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The Green Brain

Summary

Public lecture of the Australian Music and Art Research Group

Start Date

19th Apr 2018 5:30pm

Venue

Lecture Theatre (Room 113), Conservatorium of Music, 5 Sandy Bay Rd

RSVP / Contact Information

Dr Arabella Teniswood-Harvey


The Green Brain. Image credit: Brigita Ozolins

Collaboration and Inter-arts Dialogue in New Creative Work

Please join us for the inaugural public lecture of the Australian Music and Art Research Group, to hear Michael Kieran Harvey (composer and keyboard player), Arjun von Caemmerer (writer and narrator) and Brigita Ozolins (installation designer) discuss their collaborative work The Green Brain – a highlight of this year’s MONA FOMA. The lecture is presented in partnership with the Tasmanian Chapter of the Musicological Society of Australia.

Thursday 19th April, 5.30pm, Conservatorium Lecture Theatre (Room 113), Conservatorium of Music, 5 Sandy Bay Rd, Hobart.

The Green Brain (1966), initially published as Greenslaves, is a science fiction novel by Frank Herbert. The book is set in the not-so-distant future, where humankind has all but succeeded in controlling life on the planet and almost completely wiped out insect life. This cycle for mixed keyboards and narrator is in twenty movements named after major insect genera, each of which take characteristics of the particular insect morphology and behaviour to generate a musical portrait. Overall the binding idea in the cycle is the similarity of anatomy, which nevertheless, through evolutionary pressures, has resulted in infinite diversity amongst insects, and indeed amongst all of life on earth and perhaps elsewhere in the universe. The cycle as a whole, though consisting of twenty separate pieces each based on a particular type of insect, is a contemplation on the possibility of the spontaneous emergence of superior intelligence amongst insects when faced with the devastation unleashed on the biosphere by humans.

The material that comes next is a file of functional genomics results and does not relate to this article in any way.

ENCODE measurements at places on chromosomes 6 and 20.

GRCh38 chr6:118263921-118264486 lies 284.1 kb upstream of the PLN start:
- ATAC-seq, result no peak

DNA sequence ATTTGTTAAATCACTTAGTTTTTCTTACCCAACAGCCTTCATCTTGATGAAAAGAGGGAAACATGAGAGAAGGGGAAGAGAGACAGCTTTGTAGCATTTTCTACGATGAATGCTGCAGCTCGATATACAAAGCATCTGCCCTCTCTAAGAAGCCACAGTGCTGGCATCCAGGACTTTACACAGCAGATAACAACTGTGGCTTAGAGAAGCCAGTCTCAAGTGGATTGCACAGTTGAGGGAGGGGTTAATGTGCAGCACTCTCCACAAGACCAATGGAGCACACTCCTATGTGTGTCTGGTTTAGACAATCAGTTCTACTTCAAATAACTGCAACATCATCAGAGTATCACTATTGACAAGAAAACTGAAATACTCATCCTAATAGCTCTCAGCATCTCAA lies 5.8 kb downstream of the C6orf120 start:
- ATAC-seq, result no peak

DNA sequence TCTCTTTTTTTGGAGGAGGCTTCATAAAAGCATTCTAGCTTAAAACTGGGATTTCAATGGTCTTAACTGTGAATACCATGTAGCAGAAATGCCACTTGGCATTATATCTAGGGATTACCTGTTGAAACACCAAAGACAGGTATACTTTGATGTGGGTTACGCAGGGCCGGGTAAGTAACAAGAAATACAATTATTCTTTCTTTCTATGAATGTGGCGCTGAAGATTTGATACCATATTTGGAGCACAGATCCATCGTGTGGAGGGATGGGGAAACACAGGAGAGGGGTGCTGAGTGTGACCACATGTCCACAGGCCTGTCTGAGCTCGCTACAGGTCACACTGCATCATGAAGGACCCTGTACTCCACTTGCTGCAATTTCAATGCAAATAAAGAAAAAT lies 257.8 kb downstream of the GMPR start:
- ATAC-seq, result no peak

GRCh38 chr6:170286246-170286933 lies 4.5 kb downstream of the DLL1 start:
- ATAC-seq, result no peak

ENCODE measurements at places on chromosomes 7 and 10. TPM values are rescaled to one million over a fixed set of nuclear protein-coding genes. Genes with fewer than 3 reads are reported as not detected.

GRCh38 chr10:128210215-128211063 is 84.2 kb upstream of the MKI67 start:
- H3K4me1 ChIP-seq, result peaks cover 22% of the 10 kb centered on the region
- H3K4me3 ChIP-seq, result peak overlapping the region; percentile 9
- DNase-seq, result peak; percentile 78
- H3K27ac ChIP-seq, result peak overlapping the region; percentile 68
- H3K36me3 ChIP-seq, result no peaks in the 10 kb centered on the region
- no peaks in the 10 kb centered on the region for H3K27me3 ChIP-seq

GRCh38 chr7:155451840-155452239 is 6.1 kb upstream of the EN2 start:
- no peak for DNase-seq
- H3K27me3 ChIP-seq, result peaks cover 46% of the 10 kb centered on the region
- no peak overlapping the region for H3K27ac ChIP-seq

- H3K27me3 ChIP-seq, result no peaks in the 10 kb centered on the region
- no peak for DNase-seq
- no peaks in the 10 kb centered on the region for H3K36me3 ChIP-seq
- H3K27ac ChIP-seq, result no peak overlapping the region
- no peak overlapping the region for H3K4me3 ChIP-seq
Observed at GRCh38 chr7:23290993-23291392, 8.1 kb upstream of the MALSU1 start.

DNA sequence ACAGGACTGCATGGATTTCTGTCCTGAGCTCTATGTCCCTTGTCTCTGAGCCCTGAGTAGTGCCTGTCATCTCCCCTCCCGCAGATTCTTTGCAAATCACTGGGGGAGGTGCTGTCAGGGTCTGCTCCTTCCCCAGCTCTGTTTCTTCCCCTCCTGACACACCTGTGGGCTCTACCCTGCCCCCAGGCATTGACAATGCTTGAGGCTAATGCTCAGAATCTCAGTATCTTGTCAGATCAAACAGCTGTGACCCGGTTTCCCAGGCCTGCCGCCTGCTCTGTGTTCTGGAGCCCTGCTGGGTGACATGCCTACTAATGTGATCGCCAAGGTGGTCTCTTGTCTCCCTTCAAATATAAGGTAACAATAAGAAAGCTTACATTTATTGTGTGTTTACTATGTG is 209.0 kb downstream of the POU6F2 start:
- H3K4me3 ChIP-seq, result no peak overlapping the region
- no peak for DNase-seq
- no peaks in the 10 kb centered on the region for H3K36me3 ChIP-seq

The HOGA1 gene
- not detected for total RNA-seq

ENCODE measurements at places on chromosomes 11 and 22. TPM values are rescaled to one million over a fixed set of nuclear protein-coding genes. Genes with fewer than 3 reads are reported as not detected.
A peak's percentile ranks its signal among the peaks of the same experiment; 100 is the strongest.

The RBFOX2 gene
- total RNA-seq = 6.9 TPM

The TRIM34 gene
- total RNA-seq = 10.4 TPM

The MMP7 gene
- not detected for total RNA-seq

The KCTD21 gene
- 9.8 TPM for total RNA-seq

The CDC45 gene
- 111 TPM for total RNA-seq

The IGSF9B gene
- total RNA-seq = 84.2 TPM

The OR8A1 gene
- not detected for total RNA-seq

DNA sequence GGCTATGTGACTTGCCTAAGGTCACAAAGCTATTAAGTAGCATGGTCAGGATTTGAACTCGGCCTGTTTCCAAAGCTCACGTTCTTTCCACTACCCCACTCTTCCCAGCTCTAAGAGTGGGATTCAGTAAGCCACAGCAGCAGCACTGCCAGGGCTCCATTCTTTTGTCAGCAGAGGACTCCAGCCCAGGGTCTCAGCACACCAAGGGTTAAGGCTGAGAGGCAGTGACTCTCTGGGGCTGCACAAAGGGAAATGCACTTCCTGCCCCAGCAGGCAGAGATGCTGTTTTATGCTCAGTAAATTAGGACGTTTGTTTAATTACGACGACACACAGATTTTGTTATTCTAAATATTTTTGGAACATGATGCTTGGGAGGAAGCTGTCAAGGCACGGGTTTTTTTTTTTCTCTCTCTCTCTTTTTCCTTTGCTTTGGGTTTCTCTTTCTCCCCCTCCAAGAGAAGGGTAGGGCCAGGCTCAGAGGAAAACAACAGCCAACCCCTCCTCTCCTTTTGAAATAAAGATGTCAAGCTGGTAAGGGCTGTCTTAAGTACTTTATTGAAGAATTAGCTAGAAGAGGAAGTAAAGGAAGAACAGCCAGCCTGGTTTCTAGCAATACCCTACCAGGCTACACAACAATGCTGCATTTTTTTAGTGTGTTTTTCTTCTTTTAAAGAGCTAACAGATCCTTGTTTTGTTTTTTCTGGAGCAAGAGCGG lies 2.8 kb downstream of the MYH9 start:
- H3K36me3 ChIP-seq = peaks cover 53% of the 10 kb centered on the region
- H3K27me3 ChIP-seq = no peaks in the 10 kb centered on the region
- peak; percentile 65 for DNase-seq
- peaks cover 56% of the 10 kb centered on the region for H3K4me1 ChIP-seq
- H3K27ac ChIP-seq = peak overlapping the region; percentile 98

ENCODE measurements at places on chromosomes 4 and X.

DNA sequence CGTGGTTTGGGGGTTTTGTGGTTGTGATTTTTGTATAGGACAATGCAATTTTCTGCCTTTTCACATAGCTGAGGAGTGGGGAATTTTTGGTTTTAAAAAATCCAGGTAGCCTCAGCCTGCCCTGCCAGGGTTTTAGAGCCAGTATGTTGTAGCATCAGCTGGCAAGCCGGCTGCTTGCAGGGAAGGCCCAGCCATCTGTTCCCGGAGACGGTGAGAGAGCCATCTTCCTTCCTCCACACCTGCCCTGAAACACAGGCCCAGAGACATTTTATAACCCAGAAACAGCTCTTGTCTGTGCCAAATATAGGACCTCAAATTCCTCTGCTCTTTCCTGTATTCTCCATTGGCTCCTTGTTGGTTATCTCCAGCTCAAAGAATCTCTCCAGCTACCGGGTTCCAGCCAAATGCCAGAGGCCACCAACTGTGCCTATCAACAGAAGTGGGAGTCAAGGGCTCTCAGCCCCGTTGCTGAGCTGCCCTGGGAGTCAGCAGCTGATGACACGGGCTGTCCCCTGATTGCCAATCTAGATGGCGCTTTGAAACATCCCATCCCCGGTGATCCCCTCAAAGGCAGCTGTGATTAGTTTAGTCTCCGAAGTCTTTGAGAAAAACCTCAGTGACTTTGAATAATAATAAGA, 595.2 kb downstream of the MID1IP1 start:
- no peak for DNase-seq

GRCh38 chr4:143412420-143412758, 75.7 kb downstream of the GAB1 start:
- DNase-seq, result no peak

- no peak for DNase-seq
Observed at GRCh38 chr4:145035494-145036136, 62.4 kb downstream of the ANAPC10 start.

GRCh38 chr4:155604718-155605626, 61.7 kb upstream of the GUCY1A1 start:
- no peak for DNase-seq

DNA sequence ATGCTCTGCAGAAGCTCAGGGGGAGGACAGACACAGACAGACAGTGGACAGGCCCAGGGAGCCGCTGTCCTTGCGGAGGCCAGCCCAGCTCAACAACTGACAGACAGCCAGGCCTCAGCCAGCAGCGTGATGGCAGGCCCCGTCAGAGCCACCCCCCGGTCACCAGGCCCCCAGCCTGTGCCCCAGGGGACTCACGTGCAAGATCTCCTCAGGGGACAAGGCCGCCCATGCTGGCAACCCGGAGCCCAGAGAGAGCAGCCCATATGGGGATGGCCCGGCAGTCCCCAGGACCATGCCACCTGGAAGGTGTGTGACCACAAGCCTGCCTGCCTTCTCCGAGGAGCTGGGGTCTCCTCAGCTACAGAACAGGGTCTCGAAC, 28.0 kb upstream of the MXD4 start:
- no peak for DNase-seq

Each movement of the twenty-part cycle interprets the characteristics of a different kind of insect, which writer Arjun von Caemmerer reconstructed into a series of ‘concrete’ poems emblazoned on the walls of a jungle-like gallery space—designed by installation artist Brigita Ozolins (a Senior Lecturer in the School of Creative Arts, University of Tasmania).

The Green Brain was featured in a The Conversation article by University of Tasmania Art academic Svenja Kratz - Mofo at MONA: operatic bodies, experimental encounters and expanded horizons.